>>the
>> promise of complexity.
>>
>> 2. Regarding the notion of affect, the selfie offers us the three 
>>stages
>> as proposed by Spinoza (affectio, affectus and affect), and further 
>>refined
>> by Bergson and Deleuze. Seigworth?s summary serves well, as the 
>>moment of
>> the selfie taking becomes the point (affectio) or ?the affective
>> capacity of bodies,? the posting and sharing to/on social media 
>>becomes
>> the line (affectus), where the passage of states and variation 
>>occurs, and
>> finally, as the selfie image relinquishes autonomy and surrenders 
>>itself as
>> part of an ever-expanding database it reaches the plane, a perpetual
>> ever-expanding autonomy of affect.
>>
>> Even if the discussion is over, I look forward to catching up with 
>>your
>> research now that the thesis fog is lifting :)
>>
>> best wishes,
>> karen ann donnachie
>> PhD Candidate (SoDA), Curtin University.
>>
>>
>> > ----------empyre- soft-skinned space----------------------
>> >
>> > Today's Topics:
>> >
>> >   1. Re: empyre Digest, Vol 132, Issue 3 (Jonathan Schroeder)
>> >
>> >
>> > 
>>----------------------------------------------------------------------
>> >
>> > Message: 1
>> > Date: Fri, 18 Dec 2015 17:16:48 +0000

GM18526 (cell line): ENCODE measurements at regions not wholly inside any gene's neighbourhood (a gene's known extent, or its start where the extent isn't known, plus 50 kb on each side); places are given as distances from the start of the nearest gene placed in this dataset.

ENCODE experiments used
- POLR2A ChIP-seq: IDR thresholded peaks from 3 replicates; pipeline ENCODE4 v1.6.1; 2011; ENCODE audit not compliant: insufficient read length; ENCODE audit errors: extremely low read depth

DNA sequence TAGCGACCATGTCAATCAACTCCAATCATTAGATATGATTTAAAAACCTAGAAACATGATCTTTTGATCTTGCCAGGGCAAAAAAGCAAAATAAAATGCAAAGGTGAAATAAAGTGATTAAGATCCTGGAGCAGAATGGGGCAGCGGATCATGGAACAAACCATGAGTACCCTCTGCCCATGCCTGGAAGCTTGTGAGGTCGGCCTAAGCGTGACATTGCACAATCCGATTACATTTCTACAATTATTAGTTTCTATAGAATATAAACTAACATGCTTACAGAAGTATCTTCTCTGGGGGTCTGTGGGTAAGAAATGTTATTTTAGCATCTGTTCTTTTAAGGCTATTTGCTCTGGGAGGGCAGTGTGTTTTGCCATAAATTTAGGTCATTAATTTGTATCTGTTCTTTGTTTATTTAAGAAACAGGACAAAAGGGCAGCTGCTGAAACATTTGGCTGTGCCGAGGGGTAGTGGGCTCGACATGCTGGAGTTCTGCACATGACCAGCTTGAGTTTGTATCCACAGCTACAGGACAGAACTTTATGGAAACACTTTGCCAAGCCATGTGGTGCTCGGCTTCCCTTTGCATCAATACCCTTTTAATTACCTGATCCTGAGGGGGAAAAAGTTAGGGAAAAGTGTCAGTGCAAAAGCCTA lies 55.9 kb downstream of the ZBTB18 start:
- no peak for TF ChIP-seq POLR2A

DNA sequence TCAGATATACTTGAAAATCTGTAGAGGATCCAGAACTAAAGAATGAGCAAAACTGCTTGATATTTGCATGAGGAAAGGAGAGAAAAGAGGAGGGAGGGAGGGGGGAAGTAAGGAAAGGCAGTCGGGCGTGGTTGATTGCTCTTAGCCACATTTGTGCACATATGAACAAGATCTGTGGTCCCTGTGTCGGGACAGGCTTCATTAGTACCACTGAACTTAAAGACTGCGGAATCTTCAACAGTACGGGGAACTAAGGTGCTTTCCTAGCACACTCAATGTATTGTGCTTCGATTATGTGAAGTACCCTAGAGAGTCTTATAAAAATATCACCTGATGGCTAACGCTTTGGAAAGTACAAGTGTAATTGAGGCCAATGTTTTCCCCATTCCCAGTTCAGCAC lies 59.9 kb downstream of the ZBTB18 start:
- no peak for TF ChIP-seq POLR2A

>> > From: Jonathan Schroeder <jesgla at rit.edu>
>> > To: soft_skinned_space <empyre at lists.artdesign.unsw.edu.au>
>> > Subject: Re: [-empyre-] empyre Digest, Vol 132, Issue 3
>> > Message-ID: <1450459009470.26411 at rit.edu>
>> > Content-Type: text/plain; charset=iso-8859-1
>> >
>> > Ok, it looks like the discussion has ended. Thanks to everyone who
>> participated, and thanks to Derek Murray for inviting me to 
>>moderate.  For
>> those who are interested, Mehita Iqani and my paper has just been 
>>published
>> online: "#selfie: digital self-portraits as commodity form and 
>>consumption
>> practice"
>> http://www.tandfonline.com/doi/full/10.1080/10253866.2015.1116784
>> >
>> >
>> > Best wishes for the holidays.
>> >
>> > Jonathan Schroeder
>> > ________________________________________
>> > From: empyre-bounces at lists.artdesign.unsw.edu.au <
>> empyre-bounces at lists.artdesign.unsw.edu.au> on behalf of Jonathan
>> Schroeder <jesgla at rit.edu>
>> > Sent: Wednesday, December 16, 2015 2:48 PM
>> > To: soft_skinned_space
>> > Subject: Re: [-empyre-] empyre Digest, Vol 132, Issue 3